Help your audience navigate the fruit landscape with this quick and pretty display of fruit.

Arrange the following items in a highly-visible part of your space and make cards that list the calorie content of each item. For an activity, have people match the cards to the fruit. For a non-interactive display, simply place each card by the fruit it describes.

  • 1 fresh apple: 71 calories
  • 1 cup apple juice: 116 calories
  • 1 cup canned peaches in juice: 160 calories
  • 1/2 cup raisins: 216 calories
  • 1 cup canned peaches in heavy syrup: 251 calories

This display will show participants that dried fruit and canned fruit in heavy syrup are much higher in calories than their less-processed counterparts.

Variations and Additions:

  • To add more depth to the display, note the fiber content of each item. This is especially useful when comparing the apple and its juice, since a whole apple contains almost 3.5 grams of fiber, while the juice does not contain any fiber at all.
  • For a temporary display or discussion, place actual servings of all the fruit in this list in glass containers on a table. For a more lasting display, use images, food models, or empty packages instead. This can be done on a table or a bulletin board.
  • Instead of comparing total calories or calories per serving, you could also compare sugars, highlighting hidden sources of added sugars in each food.

For other great fruit activity and display ideas, don’t miss these amazing materials!

Quick Quiz: What is This?

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Quick Quiz: What food is blue/grey and bumpy on the outside, bright orange in the middle, and full of vitamin A?

On a recent visit to a local farmers’ market, I found this item in an outside bin with lots of others of various sizes.  It was on sale for half its regular price and it seemed that there weren’t many people buying whatever it was.

I carried one around while I was shopping and several people asked me what it was. Others asked if it was blue on the inside and what was I planning on doing with it.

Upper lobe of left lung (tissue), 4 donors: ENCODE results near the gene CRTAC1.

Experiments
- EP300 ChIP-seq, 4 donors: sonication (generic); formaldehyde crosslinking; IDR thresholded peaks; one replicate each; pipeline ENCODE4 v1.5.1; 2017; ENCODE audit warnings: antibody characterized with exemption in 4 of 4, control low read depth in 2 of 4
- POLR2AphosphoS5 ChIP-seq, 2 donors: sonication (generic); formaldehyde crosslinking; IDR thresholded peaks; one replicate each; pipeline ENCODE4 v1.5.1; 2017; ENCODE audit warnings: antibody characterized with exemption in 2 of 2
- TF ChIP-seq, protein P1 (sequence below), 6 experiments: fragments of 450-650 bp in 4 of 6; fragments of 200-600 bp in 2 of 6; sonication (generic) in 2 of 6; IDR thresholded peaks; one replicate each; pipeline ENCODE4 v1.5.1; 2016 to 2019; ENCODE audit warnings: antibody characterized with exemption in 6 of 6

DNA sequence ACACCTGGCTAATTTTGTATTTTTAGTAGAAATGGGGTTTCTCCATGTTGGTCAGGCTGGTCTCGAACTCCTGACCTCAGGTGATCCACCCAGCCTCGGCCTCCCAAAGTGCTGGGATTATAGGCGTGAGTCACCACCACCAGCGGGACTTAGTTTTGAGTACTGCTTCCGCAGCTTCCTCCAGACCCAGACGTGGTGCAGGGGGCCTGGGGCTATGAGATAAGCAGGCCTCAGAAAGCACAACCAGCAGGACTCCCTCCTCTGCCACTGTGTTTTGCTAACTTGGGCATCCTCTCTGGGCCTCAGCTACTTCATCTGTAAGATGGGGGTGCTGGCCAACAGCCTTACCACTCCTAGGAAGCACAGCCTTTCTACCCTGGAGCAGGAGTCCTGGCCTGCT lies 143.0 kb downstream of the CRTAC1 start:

Quiz Answer: This mystery veggie is a Blue Hubbard Squash!

It turned out that my mystery gourd was a Blue Hubbard Squash. However, when I asked the clerk what people do with it and how to cook it, she said she didn’t know.

Always inquisitive about food,  I bought it.

(Fortunately it was sold by the piece and not by the pound because the one I picked up weighed 13 pounds)!

When I got home, the squash remained a curiosity. My husband had fun asking about the “monster Smurf gourd,” while visiting neighbors were quick to google it. This veggie was definitely a conversation starter!

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So now let’s talk about the Blue Hubbard Squash. This winter squash is known for its ability to be stored in a cool, dry place for long time. Seed catalogs describe it as sweet, dry, and fine-grain. Some people consider this one of the “heirloom” varieties of winter squash, since it was first introduced in the early 1900s.

I admit that the hardest part was cutting into the hard outer shell of the squash.  I “cheated” a little by washing it completely on the outside and putting it whole in the microwave for 10 minutes. This softened the outside enough to allow me to cut into it.  After cutting it in half and cleaning out the seeds and strings, I experimented by baking part of it in the oven and then putting another part in the microwave. Both were equally good, though baking allowed for more caramelization of the natural sugars in the squash.

Hubbard is just one of many winter squash varieties that are readily available now. These vegetables contain fiber and are low in fat. Plus, squash with yellow-orange flesh are rich in vitamin A, which in turn is vital for healthy eyes, skin, and fighting infections. Diets rich in vitamin A may even help reduce your risk of heart disease and cancer.

Winter squash are also a good source of vitamin C. These squash get their name from their ability to last through the winter in a cool dry place (not the refrigerator). Other varieties of winter squash include banana, delicata, turban, butternut, spaghetti, and acorn.

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We’ve gotten several meals from this huge Blue Hubbard. At first we just ate it as a vegetable on the side. Then I made some into a soup with apples (it was so sweet, no added sugar was needed). Finally, I added some to brown rice for a risotto-like meal and also put three packs of cooked squash into the freezer for use later.

Don’t want to bother with the cutting and cleaning? Many companies are now doing the work for you by selling raw winter squash already cut and ready-to-use. Here’s a food safety tip: once cut, the squash they should be kept refrigerated and used within a week.